"It means high school kids can't do their homework online like their peers," Smith said. "It means a very unlevel playing field for students depending on where they live."
In the past, most students in the township ended up working on homework at the local Burger King or at a coffee shop in downtown Saugatuck, Smith said.
Using fixed wireless services, Bruns said she is able to reach speeds of 12 Mbps by paying extra.
However, the service is interrupted by heavy rain, fog and snow and only works if there is a clear line of sight between the tower and the homes getting service.
People in more urban areas take for granted constant access to Netflix, social media and other amenities, she said.
"It's really hard to comprehend what it is like without it until you've lived it for a decade," Bruns said.
In today's age broadband internet is vital for many reasons, Frederick said.
Everything from healthcare, agriculture, public safety, tourism and education to economic development requires the power of broadband internet to function at the highest capacity, Frederick said.
While state, local and private sector officials agree accurate data is hard to come by for broadband internet access across Michigan and the country, Connected Nation and its subsidiaries are working hard to change that.
Most of the data comes from the Federal Communications Commission, which requires large telecommunication companies to self-report which areas of the country they serve.
The issue with FCC data is it's broken down by census block, and if one home in the block is served then the FCC considers the entire block served.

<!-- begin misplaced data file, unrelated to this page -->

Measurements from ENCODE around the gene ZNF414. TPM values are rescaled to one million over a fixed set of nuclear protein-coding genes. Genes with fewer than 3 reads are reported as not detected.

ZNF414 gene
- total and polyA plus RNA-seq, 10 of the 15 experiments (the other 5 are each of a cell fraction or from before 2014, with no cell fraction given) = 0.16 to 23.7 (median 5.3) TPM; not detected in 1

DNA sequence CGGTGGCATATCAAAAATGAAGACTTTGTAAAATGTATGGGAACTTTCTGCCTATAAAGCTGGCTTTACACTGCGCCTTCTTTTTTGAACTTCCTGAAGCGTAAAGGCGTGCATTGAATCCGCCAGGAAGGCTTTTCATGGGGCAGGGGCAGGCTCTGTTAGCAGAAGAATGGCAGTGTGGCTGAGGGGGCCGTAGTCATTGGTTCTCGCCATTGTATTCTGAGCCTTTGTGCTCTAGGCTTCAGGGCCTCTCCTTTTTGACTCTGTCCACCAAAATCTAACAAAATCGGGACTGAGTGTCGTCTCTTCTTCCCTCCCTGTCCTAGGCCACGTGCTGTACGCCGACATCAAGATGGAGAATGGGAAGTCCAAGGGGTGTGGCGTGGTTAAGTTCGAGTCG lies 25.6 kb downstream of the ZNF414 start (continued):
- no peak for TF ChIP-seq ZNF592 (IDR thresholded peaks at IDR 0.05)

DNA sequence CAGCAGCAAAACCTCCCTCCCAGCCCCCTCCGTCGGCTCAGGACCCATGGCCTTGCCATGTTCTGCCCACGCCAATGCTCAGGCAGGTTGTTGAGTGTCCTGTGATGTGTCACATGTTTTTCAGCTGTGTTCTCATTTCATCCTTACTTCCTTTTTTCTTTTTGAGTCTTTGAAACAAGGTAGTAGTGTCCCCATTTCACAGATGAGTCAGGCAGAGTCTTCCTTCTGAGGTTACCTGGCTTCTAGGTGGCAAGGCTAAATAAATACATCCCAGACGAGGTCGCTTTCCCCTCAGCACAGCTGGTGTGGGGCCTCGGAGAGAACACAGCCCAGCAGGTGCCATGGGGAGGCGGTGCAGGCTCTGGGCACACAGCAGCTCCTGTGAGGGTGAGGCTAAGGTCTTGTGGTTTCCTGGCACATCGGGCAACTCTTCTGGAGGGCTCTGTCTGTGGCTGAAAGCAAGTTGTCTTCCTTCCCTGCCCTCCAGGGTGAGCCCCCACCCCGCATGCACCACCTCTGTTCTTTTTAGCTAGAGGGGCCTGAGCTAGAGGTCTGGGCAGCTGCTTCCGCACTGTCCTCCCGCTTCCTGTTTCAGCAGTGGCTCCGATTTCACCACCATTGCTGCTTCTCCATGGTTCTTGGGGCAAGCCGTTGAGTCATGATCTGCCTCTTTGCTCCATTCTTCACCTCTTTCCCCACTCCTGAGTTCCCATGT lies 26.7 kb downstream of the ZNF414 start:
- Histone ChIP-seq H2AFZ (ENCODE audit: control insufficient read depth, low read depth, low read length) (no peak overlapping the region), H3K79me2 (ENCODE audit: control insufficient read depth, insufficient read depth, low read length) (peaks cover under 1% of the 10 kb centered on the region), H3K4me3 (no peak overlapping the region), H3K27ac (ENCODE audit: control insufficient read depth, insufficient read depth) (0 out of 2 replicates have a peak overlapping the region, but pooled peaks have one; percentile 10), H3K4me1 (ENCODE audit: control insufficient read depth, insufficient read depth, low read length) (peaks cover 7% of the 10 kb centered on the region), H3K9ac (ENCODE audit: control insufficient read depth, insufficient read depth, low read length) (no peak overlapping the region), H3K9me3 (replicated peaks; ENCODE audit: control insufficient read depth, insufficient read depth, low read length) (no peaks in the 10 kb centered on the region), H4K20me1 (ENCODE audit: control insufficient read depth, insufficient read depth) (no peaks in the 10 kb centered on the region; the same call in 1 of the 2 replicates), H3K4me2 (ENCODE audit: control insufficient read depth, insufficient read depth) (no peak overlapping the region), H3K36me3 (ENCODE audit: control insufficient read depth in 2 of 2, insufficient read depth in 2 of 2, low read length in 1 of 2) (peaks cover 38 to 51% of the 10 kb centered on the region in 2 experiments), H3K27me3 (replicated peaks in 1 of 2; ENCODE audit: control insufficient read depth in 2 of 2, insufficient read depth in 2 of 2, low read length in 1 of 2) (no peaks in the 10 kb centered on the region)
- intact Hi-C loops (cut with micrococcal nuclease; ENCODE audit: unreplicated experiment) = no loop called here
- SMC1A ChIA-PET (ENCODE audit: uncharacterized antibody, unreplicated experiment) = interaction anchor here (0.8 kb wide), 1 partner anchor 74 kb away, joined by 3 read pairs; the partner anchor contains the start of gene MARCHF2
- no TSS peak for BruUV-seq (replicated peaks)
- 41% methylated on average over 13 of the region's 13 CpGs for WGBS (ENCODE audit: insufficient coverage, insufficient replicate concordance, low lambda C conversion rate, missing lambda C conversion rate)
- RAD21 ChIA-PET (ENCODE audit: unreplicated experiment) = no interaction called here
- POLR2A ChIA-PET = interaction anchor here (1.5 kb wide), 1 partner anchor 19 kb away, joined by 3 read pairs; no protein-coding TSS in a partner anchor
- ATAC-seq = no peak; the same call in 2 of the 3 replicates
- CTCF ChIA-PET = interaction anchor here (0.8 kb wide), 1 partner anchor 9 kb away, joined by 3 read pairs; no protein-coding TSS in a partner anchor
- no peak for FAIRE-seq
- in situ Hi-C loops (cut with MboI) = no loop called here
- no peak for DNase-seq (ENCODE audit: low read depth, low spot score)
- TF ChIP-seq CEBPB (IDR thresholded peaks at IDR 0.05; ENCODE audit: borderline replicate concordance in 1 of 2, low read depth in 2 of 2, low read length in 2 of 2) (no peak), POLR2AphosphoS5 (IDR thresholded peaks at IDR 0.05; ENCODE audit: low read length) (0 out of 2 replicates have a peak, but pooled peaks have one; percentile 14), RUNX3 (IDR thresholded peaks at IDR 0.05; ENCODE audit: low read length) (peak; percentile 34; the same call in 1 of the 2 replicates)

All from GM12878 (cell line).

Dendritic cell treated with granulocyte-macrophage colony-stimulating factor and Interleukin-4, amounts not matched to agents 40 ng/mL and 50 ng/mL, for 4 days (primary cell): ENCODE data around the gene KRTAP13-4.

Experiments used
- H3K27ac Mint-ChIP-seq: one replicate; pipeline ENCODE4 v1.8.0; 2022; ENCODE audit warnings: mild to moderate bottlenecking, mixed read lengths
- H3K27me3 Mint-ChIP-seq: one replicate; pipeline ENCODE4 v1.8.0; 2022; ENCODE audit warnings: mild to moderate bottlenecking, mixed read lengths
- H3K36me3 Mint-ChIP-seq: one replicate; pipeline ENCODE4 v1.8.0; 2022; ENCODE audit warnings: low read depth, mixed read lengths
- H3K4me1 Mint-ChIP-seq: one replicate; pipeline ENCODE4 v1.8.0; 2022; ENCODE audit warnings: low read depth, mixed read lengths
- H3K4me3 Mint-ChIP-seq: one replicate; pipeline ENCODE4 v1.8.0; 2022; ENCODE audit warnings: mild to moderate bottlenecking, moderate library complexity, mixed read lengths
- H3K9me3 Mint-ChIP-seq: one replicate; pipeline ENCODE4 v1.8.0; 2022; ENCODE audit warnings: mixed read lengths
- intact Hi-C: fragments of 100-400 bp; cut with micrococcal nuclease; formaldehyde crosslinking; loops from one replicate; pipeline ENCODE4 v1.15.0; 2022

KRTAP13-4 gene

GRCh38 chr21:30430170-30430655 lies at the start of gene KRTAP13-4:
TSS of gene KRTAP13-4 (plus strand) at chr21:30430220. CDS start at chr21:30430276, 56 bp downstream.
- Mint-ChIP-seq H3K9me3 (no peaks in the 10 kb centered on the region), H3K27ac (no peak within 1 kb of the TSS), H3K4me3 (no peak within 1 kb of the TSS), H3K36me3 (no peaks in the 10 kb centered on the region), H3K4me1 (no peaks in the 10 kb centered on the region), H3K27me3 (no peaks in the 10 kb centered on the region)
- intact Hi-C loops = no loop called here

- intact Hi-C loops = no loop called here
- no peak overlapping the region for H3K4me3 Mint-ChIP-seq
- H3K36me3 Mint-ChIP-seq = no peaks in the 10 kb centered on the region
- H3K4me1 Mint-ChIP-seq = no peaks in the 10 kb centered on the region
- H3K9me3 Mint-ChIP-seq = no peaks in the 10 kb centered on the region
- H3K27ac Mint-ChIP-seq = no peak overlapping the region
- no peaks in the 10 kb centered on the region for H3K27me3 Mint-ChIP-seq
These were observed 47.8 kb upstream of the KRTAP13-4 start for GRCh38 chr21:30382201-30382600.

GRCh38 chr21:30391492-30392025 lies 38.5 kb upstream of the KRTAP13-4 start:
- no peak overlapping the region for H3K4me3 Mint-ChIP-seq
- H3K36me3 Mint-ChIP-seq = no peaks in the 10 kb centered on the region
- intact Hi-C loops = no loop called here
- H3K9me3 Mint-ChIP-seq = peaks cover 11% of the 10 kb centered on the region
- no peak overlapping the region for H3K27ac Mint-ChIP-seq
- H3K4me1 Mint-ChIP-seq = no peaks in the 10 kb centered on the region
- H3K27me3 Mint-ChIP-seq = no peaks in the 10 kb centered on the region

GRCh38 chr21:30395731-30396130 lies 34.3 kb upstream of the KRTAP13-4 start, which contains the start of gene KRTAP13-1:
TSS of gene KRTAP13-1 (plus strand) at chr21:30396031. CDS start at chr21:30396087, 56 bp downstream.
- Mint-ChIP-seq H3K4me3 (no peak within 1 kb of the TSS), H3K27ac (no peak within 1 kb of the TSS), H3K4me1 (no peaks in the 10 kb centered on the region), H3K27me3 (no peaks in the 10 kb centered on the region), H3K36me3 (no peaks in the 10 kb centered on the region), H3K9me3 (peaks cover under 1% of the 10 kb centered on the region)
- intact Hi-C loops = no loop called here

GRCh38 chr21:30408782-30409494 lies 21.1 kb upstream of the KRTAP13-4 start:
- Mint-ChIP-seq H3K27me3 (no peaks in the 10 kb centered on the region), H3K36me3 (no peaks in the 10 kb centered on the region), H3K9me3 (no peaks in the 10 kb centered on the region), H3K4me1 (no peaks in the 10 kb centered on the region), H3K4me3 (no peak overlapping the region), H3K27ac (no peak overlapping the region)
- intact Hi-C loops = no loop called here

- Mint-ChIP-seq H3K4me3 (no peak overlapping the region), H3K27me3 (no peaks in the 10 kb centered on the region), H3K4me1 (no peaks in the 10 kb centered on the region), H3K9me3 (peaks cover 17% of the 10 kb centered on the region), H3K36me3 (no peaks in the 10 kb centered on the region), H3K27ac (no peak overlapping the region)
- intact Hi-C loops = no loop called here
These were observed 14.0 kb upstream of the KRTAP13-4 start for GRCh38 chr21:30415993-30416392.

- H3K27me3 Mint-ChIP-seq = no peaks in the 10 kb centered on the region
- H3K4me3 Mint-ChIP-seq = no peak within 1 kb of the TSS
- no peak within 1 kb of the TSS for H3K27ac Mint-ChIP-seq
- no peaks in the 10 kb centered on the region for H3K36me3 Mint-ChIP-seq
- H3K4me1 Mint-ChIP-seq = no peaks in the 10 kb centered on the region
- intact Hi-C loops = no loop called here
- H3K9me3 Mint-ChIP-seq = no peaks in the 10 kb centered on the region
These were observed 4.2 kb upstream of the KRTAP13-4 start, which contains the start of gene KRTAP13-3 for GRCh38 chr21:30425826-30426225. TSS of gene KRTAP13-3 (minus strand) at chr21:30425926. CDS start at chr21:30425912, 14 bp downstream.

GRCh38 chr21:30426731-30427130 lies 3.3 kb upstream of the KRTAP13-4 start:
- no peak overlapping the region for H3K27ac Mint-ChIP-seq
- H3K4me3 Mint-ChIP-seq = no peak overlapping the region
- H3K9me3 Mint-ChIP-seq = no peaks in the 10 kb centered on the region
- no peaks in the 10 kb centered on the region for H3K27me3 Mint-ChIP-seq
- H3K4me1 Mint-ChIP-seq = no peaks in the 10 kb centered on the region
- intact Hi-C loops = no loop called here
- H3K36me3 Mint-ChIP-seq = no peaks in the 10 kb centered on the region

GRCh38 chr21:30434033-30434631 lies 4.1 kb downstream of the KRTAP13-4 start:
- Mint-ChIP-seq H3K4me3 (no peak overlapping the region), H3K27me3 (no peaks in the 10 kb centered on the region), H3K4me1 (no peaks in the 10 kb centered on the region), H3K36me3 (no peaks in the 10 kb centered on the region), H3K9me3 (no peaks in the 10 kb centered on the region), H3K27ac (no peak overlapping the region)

Census blocks are not consistently sized and are bounded by visible features, such as roads, railroad tracks, property lines and county limits, according to the U.S. Census Bureau.
"Census blocks in suburban and rural areas may be large, irregular and bounded by a variety of features, such as roads, streams, and transmission lines. In remote areas, census blocks may encompass hundreds of square miles," according to the U.S. Census Bureau.
Since 2009, Connect Michigan has been working to improve the accuracy of the FCC's data to map out the unserved and underserved areas of the state.
"Mapping and figuring out where service is and is not is one of the foundations of what we do," Frederick said. "We can't begin to work on the problem unless we know where it is."
To improve the accuracy, Connect Michigan takes FCC data and creates maps of each individual provider's coverage. Then Connect Michigan reaches out to those providers and gives them the opportunity to update and improve the accuracy of the maps.
After, Connect Michigan compiles the maps for a more accurate picture of broadband internet coverage in the state. It's a top-down and bottom-up approach, Frederick said.
There are several speed-tier definitions for what is considered fast and reliable internet.
Comcast says a household with a few family members who do light internet surfing and stream some video would be adequately served with a 25 Mbps plan.